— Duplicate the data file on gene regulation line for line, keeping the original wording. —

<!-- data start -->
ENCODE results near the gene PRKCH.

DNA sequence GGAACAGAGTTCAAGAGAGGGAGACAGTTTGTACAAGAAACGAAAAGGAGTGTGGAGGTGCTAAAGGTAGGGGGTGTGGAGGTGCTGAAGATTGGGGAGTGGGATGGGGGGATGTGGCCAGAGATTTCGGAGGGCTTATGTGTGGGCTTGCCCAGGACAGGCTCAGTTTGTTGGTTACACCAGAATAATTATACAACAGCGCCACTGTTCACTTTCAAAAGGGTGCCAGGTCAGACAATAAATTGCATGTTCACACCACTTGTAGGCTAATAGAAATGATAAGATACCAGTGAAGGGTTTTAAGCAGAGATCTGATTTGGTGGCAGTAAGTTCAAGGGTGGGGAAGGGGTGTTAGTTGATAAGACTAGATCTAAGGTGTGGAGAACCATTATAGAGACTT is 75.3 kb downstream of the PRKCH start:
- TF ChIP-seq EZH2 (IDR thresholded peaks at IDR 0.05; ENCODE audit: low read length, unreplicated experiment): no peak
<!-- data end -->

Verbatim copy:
ENCODE results near the gene PRKCH.

DNA sequence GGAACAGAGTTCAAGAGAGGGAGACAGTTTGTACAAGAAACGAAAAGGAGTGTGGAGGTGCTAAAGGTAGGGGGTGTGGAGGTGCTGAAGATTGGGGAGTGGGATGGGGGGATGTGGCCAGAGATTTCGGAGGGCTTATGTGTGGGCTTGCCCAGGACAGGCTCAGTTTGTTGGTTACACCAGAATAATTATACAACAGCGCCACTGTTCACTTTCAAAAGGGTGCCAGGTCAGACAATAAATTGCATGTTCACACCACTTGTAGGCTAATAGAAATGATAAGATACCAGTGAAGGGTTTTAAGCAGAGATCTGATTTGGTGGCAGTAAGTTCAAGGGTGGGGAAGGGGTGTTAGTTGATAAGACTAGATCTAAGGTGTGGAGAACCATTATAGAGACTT is 75.3 kb downstream of the PRKCH start:
- TF ChIP-seq EZH2 (IDR thresholded peaks at IDR 0.05; ENCODE audit: low read length, unreplicated experiment): no peak